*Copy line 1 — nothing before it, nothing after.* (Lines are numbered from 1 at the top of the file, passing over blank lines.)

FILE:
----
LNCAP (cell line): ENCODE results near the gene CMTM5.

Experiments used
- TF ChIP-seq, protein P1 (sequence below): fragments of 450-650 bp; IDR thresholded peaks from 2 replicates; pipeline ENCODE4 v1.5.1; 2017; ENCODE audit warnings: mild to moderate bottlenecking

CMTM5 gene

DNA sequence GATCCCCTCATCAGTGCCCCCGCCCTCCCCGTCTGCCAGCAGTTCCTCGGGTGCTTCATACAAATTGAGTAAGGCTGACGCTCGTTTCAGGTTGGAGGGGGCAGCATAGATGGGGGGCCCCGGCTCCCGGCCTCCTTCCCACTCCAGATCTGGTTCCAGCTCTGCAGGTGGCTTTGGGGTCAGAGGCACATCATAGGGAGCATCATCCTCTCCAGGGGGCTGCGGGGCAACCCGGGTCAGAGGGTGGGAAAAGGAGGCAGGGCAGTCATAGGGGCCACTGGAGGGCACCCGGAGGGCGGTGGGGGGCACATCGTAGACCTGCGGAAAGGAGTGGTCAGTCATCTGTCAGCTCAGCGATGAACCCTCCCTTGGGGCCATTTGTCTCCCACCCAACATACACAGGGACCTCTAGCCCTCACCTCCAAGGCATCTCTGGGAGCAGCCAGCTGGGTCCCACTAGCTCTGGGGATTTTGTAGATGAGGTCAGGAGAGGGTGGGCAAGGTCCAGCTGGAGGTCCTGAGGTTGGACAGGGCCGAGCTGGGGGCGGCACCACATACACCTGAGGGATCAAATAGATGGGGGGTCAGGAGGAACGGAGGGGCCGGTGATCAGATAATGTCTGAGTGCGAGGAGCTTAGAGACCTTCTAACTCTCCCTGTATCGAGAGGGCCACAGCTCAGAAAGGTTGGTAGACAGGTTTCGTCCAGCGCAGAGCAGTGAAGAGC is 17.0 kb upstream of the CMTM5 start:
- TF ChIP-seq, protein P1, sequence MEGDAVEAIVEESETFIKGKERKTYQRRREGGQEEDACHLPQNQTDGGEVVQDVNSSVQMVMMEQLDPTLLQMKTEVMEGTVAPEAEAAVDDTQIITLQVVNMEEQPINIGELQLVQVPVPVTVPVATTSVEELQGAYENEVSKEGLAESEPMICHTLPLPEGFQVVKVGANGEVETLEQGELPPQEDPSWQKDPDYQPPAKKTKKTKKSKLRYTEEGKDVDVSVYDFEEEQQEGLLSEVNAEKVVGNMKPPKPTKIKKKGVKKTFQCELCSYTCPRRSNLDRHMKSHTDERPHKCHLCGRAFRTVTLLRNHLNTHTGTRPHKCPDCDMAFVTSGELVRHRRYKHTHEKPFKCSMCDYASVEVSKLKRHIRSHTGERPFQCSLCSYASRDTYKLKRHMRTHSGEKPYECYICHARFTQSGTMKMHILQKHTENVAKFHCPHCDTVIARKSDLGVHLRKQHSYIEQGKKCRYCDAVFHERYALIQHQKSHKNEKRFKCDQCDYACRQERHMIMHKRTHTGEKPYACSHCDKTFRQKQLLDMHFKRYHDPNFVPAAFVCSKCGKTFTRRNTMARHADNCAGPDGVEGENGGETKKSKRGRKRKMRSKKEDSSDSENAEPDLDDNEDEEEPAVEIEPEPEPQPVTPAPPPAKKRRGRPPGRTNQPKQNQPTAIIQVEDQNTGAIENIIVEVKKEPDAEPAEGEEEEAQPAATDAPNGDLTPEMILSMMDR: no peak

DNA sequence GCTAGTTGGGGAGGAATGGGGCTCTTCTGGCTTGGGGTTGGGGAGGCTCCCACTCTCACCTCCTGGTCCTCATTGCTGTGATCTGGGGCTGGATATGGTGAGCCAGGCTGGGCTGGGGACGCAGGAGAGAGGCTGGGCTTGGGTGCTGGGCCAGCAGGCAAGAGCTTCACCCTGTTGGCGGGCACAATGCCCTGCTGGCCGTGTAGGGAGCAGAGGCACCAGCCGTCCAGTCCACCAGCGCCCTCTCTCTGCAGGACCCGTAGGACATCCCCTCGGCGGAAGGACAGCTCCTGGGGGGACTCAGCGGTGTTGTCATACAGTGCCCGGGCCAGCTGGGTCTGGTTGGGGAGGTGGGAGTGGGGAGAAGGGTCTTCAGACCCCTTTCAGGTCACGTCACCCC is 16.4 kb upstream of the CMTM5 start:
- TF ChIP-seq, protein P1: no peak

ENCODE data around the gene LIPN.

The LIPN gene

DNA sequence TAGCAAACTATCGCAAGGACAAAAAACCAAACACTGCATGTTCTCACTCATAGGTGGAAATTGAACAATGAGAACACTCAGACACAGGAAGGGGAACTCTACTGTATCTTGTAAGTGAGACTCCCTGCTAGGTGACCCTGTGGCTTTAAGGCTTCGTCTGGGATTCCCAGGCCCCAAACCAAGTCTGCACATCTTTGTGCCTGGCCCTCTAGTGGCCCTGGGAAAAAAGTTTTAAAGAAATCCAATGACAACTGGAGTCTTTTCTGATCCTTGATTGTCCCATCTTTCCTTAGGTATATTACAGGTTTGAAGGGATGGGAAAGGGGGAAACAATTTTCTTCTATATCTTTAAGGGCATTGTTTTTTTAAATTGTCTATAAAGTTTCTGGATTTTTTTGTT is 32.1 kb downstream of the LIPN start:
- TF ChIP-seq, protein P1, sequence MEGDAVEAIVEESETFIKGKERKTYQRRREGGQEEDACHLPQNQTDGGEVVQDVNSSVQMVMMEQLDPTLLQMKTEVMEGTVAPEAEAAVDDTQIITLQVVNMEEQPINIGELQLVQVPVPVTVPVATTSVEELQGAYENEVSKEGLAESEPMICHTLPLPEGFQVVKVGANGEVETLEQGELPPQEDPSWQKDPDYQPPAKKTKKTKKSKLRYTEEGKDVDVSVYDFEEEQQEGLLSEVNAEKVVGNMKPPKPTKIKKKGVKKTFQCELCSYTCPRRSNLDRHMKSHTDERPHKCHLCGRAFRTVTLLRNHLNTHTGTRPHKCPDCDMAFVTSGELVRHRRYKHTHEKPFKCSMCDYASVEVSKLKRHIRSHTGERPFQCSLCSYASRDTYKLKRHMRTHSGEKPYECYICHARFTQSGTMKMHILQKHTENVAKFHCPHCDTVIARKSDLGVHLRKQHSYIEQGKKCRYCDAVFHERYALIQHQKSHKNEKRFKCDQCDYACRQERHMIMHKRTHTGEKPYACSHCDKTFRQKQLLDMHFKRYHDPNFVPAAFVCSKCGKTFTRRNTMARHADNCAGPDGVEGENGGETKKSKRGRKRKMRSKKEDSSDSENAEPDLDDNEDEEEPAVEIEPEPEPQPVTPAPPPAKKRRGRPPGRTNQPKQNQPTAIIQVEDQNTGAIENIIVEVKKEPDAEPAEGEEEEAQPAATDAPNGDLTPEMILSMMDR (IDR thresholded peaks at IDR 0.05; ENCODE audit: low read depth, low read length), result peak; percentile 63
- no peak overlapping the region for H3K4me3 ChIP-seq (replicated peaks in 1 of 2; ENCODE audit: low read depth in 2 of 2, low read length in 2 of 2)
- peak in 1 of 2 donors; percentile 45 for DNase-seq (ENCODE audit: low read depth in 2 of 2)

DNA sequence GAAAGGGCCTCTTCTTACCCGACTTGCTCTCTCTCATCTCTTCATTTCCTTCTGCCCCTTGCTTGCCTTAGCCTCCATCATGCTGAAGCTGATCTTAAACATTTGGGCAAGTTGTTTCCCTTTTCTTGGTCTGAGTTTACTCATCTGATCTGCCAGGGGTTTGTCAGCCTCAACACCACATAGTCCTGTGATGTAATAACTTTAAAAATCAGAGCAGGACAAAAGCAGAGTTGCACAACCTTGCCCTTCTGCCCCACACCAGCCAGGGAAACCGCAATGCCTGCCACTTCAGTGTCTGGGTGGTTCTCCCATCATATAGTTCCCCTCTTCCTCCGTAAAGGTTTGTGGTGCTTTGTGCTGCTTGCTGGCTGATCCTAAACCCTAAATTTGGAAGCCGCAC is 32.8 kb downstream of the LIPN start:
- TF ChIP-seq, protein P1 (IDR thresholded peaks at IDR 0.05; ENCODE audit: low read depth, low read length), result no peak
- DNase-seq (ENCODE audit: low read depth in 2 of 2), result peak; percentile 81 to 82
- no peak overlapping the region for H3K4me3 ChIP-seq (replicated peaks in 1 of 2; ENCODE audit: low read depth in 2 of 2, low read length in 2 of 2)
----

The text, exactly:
LNCAP (cell line): ENCODE results near the gene CMTM5.